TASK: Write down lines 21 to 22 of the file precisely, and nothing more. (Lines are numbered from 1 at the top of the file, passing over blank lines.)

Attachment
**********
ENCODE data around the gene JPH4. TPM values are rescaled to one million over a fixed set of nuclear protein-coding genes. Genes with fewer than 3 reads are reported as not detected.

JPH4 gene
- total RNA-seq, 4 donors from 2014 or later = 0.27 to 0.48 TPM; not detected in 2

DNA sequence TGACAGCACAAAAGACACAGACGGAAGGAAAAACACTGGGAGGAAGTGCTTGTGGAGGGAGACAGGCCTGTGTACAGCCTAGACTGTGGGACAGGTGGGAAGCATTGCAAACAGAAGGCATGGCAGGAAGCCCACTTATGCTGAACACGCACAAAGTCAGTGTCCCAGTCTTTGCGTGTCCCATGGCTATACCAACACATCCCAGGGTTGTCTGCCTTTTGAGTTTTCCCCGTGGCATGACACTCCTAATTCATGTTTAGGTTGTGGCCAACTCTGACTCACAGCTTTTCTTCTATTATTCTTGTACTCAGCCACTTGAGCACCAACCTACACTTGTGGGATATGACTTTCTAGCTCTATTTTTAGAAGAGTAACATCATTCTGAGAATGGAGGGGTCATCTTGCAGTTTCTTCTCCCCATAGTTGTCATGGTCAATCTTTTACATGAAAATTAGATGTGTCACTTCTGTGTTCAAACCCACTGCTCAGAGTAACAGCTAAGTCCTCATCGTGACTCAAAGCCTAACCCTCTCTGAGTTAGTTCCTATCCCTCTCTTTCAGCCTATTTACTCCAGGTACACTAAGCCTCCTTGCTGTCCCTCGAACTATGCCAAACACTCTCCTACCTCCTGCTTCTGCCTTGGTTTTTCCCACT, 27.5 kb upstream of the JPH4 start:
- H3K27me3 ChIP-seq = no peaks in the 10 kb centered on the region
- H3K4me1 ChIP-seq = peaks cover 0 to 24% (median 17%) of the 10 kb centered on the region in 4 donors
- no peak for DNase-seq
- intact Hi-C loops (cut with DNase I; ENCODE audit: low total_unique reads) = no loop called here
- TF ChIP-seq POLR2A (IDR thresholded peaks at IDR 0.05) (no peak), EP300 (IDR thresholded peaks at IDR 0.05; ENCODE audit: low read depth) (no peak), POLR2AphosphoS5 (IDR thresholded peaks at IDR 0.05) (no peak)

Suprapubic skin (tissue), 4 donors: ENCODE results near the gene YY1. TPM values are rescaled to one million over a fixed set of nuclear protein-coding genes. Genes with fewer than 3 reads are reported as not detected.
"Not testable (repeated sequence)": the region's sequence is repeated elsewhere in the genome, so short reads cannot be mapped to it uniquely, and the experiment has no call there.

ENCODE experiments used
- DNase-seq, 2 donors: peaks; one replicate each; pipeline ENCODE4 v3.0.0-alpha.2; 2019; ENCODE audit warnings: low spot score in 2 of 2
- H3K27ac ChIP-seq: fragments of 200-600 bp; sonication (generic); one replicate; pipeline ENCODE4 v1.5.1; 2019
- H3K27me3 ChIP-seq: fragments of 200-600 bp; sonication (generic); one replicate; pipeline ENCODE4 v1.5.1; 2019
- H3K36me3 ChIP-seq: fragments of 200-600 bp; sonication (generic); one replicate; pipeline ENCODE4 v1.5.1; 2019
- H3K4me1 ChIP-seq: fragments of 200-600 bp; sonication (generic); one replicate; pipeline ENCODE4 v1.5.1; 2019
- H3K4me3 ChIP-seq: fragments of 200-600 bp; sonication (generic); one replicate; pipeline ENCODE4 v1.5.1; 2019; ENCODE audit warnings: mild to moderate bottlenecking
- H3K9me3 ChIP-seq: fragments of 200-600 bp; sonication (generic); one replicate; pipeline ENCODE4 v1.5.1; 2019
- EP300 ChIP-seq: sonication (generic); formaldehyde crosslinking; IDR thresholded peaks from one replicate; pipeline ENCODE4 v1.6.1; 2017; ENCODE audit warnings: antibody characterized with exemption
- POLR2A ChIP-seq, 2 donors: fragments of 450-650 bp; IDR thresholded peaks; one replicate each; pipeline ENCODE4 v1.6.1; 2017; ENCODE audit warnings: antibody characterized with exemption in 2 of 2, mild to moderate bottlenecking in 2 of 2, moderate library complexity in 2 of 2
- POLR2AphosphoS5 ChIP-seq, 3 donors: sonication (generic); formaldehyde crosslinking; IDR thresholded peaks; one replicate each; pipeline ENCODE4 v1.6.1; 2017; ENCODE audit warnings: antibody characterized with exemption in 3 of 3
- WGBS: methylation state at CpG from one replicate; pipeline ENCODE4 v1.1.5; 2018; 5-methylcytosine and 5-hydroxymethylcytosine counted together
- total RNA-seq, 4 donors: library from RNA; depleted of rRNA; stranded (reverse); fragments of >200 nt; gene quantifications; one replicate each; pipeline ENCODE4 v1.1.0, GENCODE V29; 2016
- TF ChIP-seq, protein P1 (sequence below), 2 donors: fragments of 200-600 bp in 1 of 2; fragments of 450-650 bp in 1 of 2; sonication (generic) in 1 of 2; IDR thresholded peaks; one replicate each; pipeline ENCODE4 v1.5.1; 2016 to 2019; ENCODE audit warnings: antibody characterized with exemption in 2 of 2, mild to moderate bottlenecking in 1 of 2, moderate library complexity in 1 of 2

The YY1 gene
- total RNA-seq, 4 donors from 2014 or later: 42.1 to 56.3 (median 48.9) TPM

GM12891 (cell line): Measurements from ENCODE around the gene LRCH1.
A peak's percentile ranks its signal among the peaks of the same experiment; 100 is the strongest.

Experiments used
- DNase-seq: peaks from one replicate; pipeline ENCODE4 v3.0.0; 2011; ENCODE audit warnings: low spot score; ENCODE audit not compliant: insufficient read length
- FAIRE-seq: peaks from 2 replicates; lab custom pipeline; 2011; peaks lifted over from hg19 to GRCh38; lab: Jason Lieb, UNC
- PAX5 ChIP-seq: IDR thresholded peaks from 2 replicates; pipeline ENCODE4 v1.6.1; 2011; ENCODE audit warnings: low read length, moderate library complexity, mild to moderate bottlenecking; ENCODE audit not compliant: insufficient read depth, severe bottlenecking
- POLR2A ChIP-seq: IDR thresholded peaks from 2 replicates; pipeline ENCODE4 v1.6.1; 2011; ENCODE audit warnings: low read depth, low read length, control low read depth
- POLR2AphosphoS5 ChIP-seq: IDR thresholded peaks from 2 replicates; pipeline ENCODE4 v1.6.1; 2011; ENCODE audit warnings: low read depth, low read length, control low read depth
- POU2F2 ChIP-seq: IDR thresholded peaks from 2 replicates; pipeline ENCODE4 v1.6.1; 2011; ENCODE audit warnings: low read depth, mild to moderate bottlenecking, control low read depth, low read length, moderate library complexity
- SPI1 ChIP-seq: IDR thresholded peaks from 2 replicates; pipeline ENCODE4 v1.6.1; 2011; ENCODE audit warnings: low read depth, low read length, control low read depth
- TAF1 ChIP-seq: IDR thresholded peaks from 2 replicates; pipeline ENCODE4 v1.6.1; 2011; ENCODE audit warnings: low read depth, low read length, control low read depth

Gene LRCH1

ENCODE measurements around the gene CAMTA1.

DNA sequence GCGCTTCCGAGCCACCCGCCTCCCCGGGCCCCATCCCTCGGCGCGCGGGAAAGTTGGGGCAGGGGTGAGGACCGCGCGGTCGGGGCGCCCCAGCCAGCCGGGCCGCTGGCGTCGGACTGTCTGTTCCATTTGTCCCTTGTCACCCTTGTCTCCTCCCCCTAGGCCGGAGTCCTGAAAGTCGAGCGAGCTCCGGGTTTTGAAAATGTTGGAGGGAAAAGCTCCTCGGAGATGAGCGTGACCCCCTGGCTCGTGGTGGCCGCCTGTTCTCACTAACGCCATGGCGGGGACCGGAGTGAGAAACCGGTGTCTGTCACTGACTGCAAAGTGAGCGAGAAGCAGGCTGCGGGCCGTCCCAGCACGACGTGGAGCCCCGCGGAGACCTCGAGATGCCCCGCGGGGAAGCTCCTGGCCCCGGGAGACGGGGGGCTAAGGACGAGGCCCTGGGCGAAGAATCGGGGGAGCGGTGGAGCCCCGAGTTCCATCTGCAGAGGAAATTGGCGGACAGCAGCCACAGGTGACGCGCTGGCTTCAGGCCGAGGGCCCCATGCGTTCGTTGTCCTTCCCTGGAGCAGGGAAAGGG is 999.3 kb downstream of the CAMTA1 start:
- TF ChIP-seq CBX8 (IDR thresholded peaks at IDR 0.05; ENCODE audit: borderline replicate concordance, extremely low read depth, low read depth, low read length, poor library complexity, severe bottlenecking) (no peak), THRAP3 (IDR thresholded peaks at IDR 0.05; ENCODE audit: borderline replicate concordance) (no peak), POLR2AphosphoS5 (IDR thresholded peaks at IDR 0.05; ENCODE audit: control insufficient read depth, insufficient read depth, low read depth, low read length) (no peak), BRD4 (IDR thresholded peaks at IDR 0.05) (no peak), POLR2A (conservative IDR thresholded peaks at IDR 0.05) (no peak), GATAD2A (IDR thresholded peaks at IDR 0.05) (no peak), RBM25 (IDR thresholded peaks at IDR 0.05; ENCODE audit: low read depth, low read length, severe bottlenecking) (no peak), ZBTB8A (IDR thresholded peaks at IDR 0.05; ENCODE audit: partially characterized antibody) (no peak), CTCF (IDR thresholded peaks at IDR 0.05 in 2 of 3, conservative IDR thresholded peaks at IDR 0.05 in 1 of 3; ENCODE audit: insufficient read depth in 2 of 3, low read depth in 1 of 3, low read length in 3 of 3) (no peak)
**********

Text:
- POLR2A ChIP-seq, 2 donors: fragments of 450-650 bp; IDR thresholded peaks; one replicate each; pipeline ENCODE4 v1.6.1; 2017; ENCODE audit warnings: antibody characterized with exemption in 2 of 2, mild to moderate bottlenecking in 2 of 2, moderate library complexity in 2 of 2
- POLR2AphosphoS5 ChIP-seq, 3 donors: sonication (generic); formaldehyde crosslinking; IDR thresholded peaks; one replicate each; pipeline ENCODE4 v1.6.1; 2017; ENCODE audit warnings: antibody characterized with exemption in 3 of 3